At-home therapy

Tips & Advice Beyond the Stander May 28, 2020 by Elena Noble, MPT
Encouraging standing development means thinking creatively. In the home, we can teach standing skills during routine sit-to-stand transfers or toileting breaks. Here’s how to get started.
PT/OT Positioning for Functional Seating May 13, 2020 by Lori Potts, PT
Active sitting promotes trunk and head control and can improve a child’s posture and functional use of the arms and head. Learn how to position and adjust an adaptive chair to encourage active sitting.
PT/OT Toileting Concepts for a Child with Special Needs May 01, 2020 by Lori Potts, PT
For many parents and teachers of children with special needs, toilet training can seem like an unattainable goal. Each child has unique health issues, physical disabilities, emotional/behavioral challenges, cognitive and learning disabilities as well as communication barriers. Nevertheless, an individualized, consistent toileting routine can have great positive impact on quality of life.
PT/OT P-PAS, Adaptive Equipment and You December 03, 2019 by Sue Cecere PT, MHS
The Posture and Postural Ability Scale or P-PAS is a tool that can be used to assess posture, postural ability and the quality of posture in prone, supine, sitting and standing positions. Posture, in this context, refers to the anatomical alignment of body parts in relationship to each other and the environment.
PT/OT Our Body, Gravity, and the New Discipline of Posture Care Management August 20, 2018 by Tamara Kittelson Aldred
Twenty-four-hour posture care management is quite new in North America, but its roots go back to the 1980s with foundational work occurring even earlier. Children and adults with dysfunctions of muscle tone, reflexes, muscle weakness and joint contracture have impaired movement and develop adverse postures as a direct consequence of their positioning relative to gravity. These can result in complications...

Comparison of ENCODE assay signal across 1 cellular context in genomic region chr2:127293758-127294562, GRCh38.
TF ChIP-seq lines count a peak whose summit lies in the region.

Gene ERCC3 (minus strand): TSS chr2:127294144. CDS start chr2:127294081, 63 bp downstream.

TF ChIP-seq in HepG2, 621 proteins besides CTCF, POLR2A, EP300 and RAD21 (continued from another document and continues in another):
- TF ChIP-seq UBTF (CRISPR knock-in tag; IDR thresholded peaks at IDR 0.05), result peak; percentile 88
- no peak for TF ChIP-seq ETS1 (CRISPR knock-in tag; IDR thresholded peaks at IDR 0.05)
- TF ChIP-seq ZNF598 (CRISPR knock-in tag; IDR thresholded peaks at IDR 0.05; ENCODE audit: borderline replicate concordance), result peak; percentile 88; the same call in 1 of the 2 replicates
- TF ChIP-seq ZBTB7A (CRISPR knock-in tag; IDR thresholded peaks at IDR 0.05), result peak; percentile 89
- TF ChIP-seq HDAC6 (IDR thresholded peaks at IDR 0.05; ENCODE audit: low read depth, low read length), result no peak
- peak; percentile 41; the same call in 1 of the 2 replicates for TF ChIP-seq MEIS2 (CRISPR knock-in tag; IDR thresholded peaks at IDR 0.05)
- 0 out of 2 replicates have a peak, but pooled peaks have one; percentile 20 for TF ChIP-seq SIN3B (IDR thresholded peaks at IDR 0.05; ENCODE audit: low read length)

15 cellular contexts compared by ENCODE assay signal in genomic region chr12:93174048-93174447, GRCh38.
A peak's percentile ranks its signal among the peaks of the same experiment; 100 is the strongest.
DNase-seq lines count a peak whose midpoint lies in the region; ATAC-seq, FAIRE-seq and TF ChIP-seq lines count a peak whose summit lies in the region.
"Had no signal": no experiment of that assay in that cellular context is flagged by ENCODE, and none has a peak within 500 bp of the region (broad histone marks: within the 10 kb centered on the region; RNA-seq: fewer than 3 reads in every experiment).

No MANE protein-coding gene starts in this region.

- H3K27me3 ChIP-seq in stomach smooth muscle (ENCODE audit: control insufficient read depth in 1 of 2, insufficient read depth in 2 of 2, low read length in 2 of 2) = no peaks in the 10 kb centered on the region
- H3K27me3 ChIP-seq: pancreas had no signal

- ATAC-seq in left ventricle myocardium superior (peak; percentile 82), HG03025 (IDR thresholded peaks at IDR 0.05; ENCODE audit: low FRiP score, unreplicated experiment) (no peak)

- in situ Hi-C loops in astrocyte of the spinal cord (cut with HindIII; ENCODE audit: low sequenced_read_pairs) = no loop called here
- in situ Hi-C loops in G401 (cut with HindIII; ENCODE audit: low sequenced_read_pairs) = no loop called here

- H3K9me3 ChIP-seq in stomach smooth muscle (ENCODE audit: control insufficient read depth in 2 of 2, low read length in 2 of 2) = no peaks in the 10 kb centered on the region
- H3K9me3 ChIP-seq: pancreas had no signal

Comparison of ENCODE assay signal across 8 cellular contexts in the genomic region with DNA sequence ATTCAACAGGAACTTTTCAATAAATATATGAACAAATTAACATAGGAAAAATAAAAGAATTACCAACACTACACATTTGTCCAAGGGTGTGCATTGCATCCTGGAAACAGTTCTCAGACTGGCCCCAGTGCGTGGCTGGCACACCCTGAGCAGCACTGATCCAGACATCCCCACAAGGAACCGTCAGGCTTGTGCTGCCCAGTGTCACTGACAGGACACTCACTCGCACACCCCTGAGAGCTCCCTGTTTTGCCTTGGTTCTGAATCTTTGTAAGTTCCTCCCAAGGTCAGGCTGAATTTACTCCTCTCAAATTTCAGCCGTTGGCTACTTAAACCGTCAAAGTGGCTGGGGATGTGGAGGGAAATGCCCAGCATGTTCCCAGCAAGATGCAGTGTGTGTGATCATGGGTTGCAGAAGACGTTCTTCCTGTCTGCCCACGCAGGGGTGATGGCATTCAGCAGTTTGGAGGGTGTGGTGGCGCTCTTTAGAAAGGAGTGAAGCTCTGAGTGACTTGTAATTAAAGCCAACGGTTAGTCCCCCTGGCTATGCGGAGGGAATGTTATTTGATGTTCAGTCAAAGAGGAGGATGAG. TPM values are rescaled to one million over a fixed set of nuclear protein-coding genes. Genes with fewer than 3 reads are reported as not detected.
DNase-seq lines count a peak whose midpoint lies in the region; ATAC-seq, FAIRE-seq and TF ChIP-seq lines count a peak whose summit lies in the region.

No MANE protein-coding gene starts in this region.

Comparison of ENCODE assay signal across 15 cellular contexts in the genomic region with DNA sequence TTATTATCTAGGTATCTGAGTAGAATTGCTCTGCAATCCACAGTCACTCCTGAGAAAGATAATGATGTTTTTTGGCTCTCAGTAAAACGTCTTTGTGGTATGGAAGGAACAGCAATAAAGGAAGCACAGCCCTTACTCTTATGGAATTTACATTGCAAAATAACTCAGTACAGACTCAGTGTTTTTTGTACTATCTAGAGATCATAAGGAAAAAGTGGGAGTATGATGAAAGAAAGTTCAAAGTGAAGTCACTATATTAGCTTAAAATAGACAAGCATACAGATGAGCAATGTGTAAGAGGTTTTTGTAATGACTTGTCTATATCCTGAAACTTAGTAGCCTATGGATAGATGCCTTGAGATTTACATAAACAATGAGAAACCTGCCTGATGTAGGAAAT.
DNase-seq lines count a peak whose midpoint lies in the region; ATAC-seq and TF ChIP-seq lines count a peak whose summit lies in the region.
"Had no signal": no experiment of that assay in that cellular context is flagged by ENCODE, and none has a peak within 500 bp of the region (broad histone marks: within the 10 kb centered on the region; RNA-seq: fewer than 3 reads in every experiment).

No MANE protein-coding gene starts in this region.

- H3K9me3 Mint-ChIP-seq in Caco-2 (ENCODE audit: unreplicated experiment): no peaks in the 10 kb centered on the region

Evidence Based Practice Evidence Update: Children with CP and Home-based Treadmill Programs September 25, 2017 by Elena Noble, MPT
Motor learning suggests that practice, repetition and task specificity are instrumental to task improvement. Sometimes extending the practice of therapeutic activities beyond the clinical environment and into the home is a great way to apply these principles and reinforce the gains made in the clinic. Knowing this, I was interested to read a recent study looking at children with cerebral palsy and the...
PT/OT Improving Functional Mobility in Home Care September 02, 2014 by Laura Laskey, PT, RN
As a physical therapist in the home care setting, I am always looking for new and innovative ways to improve a patient’s ability to perform functional mobility and activities of daily living (ADL). Improving mobility and ADL performance helps prevent bodily deterioration, reduces caregiver stress, and enables the patient to stay at home longer before requiring institutionalized care. One of my most...
News New Mobility Magazine Discusses Rifton TRAM July 18, 2014 by Carmen Hinkey
Word is spreading about the unique functionality of the Rifton TRAM for gait training, standing, and transfers. New Mobility has just published a great piece pointing those suffering from paralysis to the benefits available from this new device. (New Mobility is the publication of United Spinal Association.) Take a moment to read it and then share it with others who are looking for better gait training and...
Letters of Medical Necessity Rifton TRAM Sample LMN: Adult homecare
Components of a Letter of Medical Necessity for use in the homecare of an adult. Note: Every reasonable effort has been made to verify the accuracy of the information. However, sample letters of medical necessity are not intended to provide specific guidance on how to apply for funding for any product or service. Health care providers should make the ultimate determination as to when to use a specific...
Stories Rifton TRAM Aids Post Stroke Rehabilitation A Testimonial February 12, 2013 by Elena Noble, MPT
Contributed by Rachel LeBlanc. Our Dad, Grandpa Jim, suffered a stroke at age 85 and lost most of the use and control of his left side, especially his left arm and leg. We soon faced the fact that he was no longer able to walk or stand, and began learning how to move him from his bed to a wheelchair or the commode, and back. The toll this took on our backs and shoulders was immediately apparent. Right at...
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